I swore when I got into this poem I would convert
this sorrow into some kind of honey with little musics
I can sometimes make with these scribbled artifacts
of our desolation. I can’t even make a metaphor
of my reflection upside down and barely visible
in the spoon…
The speaker’s language falls short; nothing now can churn the pain to sweetness. This poem for Belton cannot sing with him. If there is music here, it is not culled from the all-too-thinkable violence, but from the tenderness of the two men who forged another way, as they ‘walked arm in arm // through our small neighborhood.’ It is a small song hemmed in minors: ‘is this ok, [Don] asked,’ before hooking his arm in his friend’s, ‘knowing mostly / how dense and sharp the dumb fear // of mostly straight boys can be.’ The touches of disappearing, things.
Or, perhaps the song is in the poet’s singing of no-song, an I that makes music of its edges. Cussing and jokes alongside unblinking sincerity forge the modulating intimacy of a voice at work. Catalog collects achingly precise observations legible to classical lyric lexicons; elsewhere the speaker grasps at open-ended colloquialisms such as ‘somehow’ and ‘sort of.’ In these latter moments the I cedes not only to the vastness of gratitude, but also to its own inability to set language to experience. It’s a gesture that inflects not only the scope—casting the poem into the immense unknown—but also the voice. The I in Catalog is not omnipresent, not perfect. Gay’s is an embodied I contoured by awe and echo and, in the face of the infinities of love or death, inevitable inadequacy. His speakers give us the absolute human tenderness of trying anyway. The heavily enjambed lines create a momentum and instability, tumbling the reader through language and sowing the saplings of meanings that might become; the iterated ambitions—‘a small final song,’ ‘little musics’ ‘the small song in my chest’—not so much modest in scale as a calling for us to come close, to still ourselves and listen.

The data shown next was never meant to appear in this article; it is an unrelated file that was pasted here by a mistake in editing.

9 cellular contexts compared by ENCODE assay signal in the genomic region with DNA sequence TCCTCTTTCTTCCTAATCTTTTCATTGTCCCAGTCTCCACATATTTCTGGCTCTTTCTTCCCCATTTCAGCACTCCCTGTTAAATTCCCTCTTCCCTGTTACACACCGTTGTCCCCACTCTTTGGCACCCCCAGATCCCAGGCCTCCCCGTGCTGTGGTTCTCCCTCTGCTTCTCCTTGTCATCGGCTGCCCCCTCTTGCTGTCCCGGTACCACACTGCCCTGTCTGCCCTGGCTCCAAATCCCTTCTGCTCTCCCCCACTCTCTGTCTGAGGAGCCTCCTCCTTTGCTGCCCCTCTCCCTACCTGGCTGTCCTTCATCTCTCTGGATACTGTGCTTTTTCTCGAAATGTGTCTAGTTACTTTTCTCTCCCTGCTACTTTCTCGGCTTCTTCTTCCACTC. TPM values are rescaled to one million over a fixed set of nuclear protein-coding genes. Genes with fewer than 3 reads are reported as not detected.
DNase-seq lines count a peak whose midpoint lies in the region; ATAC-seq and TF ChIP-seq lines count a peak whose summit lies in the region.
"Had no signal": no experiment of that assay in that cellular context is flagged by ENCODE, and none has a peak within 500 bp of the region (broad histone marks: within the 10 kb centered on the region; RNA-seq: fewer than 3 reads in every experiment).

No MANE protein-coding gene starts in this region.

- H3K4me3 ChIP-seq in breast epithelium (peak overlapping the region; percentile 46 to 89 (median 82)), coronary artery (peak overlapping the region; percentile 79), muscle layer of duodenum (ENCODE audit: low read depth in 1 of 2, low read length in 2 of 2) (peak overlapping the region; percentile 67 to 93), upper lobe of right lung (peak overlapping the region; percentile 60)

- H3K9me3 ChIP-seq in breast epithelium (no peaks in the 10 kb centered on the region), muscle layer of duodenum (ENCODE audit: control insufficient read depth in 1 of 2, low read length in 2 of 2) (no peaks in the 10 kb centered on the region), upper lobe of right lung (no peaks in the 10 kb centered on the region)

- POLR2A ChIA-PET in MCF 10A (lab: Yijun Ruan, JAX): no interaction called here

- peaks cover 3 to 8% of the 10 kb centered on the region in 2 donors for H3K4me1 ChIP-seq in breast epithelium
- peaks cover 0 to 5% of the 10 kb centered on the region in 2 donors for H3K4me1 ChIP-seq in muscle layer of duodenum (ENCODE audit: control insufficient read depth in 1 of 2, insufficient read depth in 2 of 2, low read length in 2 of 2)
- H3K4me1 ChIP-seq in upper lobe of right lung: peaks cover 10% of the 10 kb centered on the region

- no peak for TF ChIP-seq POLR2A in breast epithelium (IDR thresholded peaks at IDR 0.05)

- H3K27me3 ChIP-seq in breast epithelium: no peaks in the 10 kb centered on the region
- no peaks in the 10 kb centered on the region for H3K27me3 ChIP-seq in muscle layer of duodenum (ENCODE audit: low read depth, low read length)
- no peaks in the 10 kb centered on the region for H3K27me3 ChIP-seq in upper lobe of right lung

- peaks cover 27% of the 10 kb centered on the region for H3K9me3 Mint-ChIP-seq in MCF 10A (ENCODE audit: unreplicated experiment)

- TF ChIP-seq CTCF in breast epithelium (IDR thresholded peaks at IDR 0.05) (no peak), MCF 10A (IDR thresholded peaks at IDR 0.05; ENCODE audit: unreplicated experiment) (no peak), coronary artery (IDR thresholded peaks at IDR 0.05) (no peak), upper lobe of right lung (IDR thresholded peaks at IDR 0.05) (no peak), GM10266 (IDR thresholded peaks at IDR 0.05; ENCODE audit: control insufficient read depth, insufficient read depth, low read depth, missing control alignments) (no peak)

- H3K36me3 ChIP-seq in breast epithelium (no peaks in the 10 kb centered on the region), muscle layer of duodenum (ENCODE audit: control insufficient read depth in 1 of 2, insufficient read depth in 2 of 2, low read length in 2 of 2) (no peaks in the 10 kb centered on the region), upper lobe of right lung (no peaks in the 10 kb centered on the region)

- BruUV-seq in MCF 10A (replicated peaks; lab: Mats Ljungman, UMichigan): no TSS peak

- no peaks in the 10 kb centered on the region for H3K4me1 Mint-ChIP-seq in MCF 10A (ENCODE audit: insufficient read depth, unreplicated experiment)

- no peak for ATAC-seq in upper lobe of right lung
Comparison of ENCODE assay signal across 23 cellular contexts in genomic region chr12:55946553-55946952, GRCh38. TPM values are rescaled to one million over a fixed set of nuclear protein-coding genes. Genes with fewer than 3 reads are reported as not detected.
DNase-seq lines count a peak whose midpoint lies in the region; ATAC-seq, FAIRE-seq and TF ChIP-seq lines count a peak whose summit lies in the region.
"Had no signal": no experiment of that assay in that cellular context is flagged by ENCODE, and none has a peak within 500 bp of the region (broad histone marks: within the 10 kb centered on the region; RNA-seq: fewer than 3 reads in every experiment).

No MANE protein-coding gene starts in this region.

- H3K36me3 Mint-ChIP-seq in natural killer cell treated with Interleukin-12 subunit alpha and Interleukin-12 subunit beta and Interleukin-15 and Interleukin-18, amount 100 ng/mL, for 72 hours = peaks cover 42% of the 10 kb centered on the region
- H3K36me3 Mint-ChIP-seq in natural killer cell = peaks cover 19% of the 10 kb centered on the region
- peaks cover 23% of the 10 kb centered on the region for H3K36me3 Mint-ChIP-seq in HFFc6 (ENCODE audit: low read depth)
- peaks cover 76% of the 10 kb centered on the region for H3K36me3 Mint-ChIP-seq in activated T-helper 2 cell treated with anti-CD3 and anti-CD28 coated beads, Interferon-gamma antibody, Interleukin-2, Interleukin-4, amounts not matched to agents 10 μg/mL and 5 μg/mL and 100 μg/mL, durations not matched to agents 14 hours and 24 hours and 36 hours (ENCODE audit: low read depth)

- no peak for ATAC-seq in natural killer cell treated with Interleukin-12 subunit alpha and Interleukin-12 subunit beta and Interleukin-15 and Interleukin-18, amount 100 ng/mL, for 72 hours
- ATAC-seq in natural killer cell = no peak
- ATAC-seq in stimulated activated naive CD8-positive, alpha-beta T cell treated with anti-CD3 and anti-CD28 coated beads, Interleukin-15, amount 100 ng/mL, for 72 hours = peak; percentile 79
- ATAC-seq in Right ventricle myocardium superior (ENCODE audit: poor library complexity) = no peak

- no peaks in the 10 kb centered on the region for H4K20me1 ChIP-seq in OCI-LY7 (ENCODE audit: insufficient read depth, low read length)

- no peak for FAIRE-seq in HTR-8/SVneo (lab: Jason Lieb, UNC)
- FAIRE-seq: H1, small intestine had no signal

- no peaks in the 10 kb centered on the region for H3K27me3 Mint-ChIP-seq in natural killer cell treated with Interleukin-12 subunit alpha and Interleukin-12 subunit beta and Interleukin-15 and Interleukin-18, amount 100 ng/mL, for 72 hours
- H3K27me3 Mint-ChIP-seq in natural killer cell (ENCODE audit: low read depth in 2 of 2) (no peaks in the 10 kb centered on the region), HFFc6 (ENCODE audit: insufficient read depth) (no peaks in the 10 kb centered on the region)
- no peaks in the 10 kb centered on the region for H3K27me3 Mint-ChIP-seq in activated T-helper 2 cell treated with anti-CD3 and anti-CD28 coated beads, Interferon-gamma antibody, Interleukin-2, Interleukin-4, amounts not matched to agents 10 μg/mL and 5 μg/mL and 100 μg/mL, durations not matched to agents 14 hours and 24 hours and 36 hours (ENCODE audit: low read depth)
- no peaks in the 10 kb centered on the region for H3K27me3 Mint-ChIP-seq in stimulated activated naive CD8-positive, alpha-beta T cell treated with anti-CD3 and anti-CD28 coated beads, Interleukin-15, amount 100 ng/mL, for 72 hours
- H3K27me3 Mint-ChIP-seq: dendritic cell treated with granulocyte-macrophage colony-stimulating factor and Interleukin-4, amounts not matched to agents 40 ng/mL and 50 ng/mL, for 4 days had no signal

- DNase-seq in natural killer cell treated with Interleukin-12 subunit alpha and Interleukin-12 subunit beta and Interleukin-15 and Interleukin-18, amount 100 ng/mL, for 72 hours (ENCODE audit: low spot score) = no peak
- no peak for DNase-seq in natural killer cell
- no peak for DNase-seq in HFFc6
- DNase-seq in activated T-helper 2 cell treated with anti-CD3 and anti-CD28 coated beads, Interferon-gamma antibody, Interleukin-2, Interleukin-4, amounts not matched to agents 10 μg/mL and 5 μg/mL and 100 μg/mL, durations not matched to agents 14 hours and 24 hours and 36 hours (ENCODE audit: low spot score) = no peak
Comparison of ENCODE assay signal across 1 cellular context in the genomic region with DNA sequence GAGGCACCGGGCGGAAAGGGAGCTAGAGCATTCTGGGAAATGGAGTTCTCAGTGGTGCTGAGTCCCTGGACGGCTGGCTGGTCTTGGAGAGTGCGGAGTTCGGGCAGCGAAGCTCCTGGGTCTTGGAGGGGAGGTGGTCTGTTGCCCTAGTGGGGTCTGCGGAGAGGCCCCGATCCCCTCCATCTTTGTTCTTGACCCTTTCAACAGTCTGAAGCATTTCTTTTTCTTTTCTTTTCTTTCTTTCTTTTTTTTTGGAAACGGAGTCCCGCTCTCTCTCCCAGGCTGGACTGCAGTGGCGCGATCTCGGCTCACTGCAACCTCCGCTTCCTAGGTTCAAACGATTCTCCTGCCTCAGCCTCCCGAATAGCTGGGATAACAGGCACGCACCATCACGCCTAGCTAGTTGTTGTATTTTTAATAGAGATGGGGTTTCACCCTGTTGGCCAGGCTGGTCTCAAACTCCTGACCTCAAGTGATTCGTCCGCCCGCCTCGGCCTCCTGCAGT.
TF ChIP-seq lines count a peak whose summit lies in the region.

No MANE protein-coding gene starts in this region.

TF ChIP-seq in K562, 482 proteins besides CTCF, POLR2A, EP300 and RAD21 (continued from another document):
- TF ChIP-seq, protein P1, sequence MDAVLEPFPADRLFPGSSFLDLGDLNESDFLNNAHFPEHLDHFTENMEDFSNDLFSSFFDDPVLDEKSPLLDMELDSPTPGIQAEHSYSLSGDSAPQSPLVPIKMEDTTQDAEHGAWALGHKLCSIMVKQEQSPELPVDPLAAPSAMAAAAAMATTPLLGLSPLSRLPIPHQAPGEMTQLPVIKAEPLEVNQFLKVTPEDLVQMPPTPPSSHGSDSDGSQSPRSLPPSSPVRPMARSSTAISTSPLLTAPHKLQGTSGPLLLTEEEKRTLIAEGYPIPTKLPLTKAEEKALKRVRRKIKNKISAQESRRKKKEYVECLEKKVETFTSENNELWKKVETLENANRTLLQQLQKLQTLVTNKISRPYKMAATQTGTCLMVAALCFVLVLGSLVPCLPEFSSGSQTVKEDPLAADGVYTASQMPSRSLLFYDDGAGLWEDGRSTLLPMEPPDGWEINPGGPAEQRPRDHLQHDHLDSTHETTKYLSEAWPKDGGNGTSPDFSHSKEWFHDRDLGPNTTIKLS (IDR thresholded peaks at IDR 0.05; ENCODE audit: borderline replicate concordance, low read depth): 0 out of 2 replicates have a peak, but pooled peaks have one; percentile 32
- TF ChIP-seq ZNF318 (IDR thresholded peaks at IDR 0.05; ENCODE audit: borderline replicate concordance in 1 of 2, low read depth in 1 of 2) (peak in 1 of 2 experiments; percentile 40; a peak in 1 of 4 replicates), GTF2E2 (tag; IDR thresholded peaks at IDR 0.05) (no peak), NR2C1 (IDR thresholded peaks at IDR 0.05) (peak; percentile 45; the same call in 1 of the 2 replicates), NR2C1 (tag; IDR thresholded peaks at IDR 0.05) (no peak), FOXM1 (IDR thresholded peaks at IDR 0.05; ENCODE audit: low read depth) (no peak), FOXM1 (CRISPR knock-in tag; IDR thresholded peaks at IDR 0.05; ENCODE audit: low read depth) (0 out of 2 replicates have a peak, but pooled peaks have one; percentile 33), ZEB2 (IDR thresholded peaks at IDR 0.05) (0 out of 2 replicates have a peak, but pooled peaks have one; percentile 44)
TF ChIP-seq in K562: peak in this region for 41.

In her Nobel lecture, Toni Morrison calls for a vital language ‘[whose] force, [whose] felicity is in its reach toward the ineffable.’ Catalog is this living word. The often-short lines hold us in a space where breath exceeds the reach of language, where the body’s life force gathers at the brink of the speakable. Gay’s poems bevel the edges of words to forge a precarious perch from where we might look out onto an elsewhere. His are poems rooted in gratitude the way that June Jordan’s question ‘Where is the love?’ is not a call to bury the act of witness, but an insistence on living not patterned by white supremacist blueprints. ‘It was the week after the Harlem Riot of 1964…that I realized I was now filled with hatred for everything and everyone white,” Jordan writes. “Almost simultaneously it came to me that this condition, if it lasted, would mean I had lost the point: not to resemble my enemies, not to dwarf my world, not to lose my willingness and ability to love.” Gay’s poems live in the intimate and vast world with all the brave love of willingness. Their wild gratitude (to borrow a phrase from Edward Hirsch) means that possession buckles as a metric of relation. The title poem shapes something sweeter, riper, that stretches over the collection. ‘Take this bowl of blackberries from the garden,’ the speaker offers. ‘The sun has made them warm. / I picked them just for you.’ Catalog of Unabashed Gratitude stakes itself in the wildness, the rootedness, the absolute and absolutely contingent that makes sacred this gathering, this ground.
CLAIRE SCHWARTZ is a PhD candidate in African American American Studies and American Studies at Yale. Her research focuses on urban space at the intersections of contemporary Afrodiasporic poetry and visual arts. Claire’s poetry has